Top 5 by Venus in Arms – week 92

Why was Giulio Regeni killed? As reported by The Guardian in this article, a month after he was last seen alive, speculation as to why he was targeted remains just that.

Are we preparing the war in Libya? Looking at the decision-making process of some European countries, the answer seems positive…

During electoral debate everyone complaints about “polarization“. However, as stressed by Torben Iversen and David Soskice (here), polarization could be interpreted also as the sign of a healthy democracy.

From politics to “realpolitik“. The War on the Rocks provides a “complex history” of realpolitik, offering a comprehensive literature review of the concept.

Finally, the NYT reveals (here) the U.S. Plans to put advisers on front lines of Nigeria’s War on Boko Haram

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Learning From Others? Emulation and Change in the Italian Armed Forces Since 2001

As illustrated in previous posts, military transformation represents our main current research issue. We’ve just published a book on this topic and we are still working on Italian (and European) military transformation.

Here you’ll find our latest paper, which has been published (in early view ) on “Armed Forces&Society“. The title is: “Learning From Others? Emulation and Change in the Italian Armed Forces Since 2001” (F. Coticchia and F.N. Moro, 2016).

Here below the abstract:

How does military change take place in states that are not able to develop autonomous solutions? How does transformation occur when limited resources are available? What are the “sources of military change” for armed forces that do not possess the (cognitive and material) resources that are essential for autonomous development? In articulating an answer to these questions, this article draws from the theoretical debate on interorganizational learning and looks at the mechanisms that drive “learning from others.” We argue that adaptation and organizational learning often had to look for, and then try and adapt, off-the-shelf solutions that required relatively more limited resources. Empirically, the article focuses on the Italian Armed Forces, which have rarely attracted scholarly attention, although it emerged from almost total lack of activity in the Cold War to extended deployments in the 2000s.

Stay tuned for additional results of our analysis (we are now working also with surveys..)

 

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Top 5 by Venus in Arms – week 89

It’s the time of primaries in the US. It’s an exciting race, at the current stage, but Stephen Walt argues that the state of the foreign policy debate is rather sad.

In Europe, the prospects for an “ever closer union” are pretty dim these days. The debate on Brexit keeps going, and recent EU “concessions” (contained in a letter written byDonald Task, the EU Council President) do not seem to convince euroskeptics in Britain. Here, a guide to the debate and the next steps.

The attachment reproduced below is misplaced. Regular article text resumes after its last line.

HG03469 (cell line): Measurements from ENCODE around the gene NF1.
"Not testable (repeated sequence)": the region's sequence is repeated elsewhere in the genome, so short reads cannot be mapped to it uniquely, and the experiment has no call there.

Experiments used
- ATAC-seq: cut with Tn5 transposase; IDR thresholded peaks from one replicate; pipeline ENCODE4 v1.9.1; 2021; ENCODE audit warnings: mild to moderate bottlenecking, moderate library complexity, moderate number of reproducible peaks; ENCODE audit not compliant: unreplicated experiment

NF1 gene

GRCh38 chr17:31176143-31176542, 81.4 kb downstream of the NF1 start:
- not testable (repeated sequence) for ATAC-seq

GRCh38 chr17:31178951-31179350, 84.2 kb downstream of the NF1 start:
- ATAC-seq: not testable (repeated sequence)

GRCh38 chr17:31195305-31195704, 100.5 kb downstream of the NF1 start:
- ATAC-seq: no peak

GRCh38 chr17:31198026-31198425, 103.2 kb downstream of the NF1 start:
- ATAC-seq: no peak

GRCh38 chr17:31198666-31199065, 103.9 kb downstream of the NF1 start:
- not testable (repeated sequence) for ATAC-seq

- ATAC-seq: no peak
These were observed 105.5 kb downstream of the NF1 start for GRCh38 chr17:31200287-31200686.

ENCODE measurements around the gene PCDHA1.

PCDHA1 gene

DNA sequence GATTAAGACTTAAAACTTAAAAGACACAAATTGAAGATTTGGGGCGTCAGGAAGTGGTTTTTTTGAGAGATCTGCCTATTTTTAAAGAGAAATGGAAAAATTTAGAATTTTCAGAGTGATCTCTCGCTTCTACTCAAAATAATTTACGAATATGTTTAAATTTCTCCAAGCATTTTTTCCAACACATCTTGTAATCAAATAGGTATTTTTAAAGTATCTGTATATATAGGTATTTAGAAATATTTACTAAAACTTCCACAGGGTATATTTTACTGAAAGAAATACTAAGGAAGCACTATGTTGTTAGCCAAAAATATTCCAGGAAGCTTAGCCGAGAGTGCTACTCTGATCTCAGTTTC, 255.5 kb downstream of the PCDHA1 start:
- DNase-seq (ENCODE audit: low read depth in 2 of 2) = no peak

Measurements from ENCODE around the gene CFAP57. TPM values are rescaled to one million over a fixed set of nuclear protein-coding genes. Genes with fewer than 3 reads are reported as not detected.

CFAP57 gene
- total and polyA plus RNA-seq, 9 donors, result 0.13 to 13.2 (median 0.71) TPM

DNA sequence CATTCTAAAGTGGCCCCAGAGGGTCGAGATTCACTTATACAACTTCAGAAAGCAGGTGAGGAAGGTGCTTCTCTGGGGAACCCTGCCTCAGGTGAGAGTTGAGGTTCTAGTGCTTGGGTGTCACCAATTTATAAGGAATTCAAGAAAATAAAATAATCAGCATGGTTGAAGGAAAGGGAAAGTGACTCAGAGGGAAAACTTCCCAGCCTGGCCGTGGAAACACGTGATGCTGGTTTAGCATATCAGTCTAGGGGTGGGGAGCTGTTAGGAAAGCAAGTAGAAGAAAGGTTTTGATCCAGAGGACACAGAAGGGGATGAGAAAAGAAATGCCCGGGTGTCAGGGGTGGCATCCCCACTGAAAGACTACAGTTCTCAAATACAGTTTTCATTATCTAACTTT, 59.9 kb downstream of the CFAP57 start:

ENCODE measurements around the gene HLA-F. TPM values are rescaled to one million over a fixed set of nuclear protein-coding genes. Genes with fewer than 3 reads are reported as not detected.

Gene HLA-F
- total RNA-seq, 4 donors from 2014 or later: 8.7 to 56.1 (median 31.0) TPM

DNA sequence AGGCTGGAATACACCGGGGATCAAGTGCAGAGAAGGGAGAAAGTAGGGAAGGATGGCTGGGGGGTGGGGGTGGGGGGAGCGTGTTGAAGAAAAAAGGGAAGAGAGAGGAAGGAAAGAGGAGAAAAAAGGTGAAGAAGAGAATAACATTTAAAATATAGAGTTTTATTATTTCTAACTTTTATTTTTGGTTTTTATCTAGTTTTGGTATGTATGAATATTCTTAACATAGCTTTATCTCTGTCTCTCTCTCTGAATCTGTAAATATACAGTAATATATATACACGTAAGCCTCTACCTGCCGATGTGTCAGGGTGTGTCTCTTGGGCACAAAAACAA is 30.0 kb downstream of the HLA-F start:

But tensions between the EU and Member States are not confined to Britain. Even the EU-Italy relations are going through a critical phase. These days, Italian PM Matteo Renzi is strongly criticizing the EU on key issues such as banking regulations and austerity (with the migrants crisis always in the background). This is FT’s Wolfgang Münchau’s take on Italy as a critical node in Europe.

Speaking of Italy, leaders of the anti-ISIS coalition met in Rome on Feb. 2nd to discuss the next moves against the movement. Debate also dealt with Libya, and Italy is a candidate for leading a military coalition there. To do exactly what is still matter of discussion.

Finally, more on the academic side, here is a summary of Thomas Mahnken’s paper on what can small states do in international politics. They might have more cards to play than the poor Melians in the famous episode narrated by Thucydides.

 

 

 

 

 

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Call for panels: The annual Conference of the Italian Standing Group on International Relations (SGRI)

We are pleased to announce the call for panel for the next annual Conference of the Italian Standing Group on International Relations – SGRI.

The SGRI annual Conference is “a two-day session that brings together scholars, researchers and PhD students from Italian academia to discuss issues related to global politics, European Studies, foreign policy, regional dynamics and international theory“. The 2016 Conference will be held for the fifth time in Trento from June 23rd to June 25th and will be organized by the Bruno Kessler Foundation‘s Research Center on International Politics and Conflict Resolution (FBK-CERPIC).

On the SGRI website you will find all of the relevant information for the 2016 Conference, including panel descriptions, social and scientific programs (coming soon), and information about accommodations.

Those interested in organizing a panel should send a short abstract to sgri@fbk.eu by March 4th, 2016.

Registration will open on April 4, 2016.

See you in Trento!

 

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Top 5 by Venus in Arms – week 87

ISIS might make the headlines more for its sponsoring/conducting terrorist attacks in Europe (and Asia), but The Atlantic’s Adam Chandler reminds of the incredible civilian victimization taking place in Iraq.

While all the attention is focused on the Middle East, let’s not forget how crime represents – in terms of lethality to begin with – a very large threat in Central America. FP features an article on the state of health (good) of the region’s gangs.

Technological advances are difficult to foresee, and the cost of emerging technologies often hard to justify. The costs of the JSF/F-35 might be in part be justified by its early adoption of revolutionary technological solutions, especially related to “cognitive electronic warfare”.

In the meanwhile, Italian second F-35 has been making its debut flight, as reported by RID (in English), and the Cabinet is still evaluating how many more will come.

Finally, the fall of counterinsurgency, now at an advanced stage. Former COIN and Iraq hero David Petraeus might be demoted from 4-star General, DefenseNews reports.

 

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Renew or Reload? Continuity and Change in Italian Defence Policy

We have already examined the 2015 Italian White Paper in a previous post. Now, together with Andrea Locatelli, we have published a more detailed analysis of the latest Italian strategic documents (White Paper 2002 and White Paper 2015).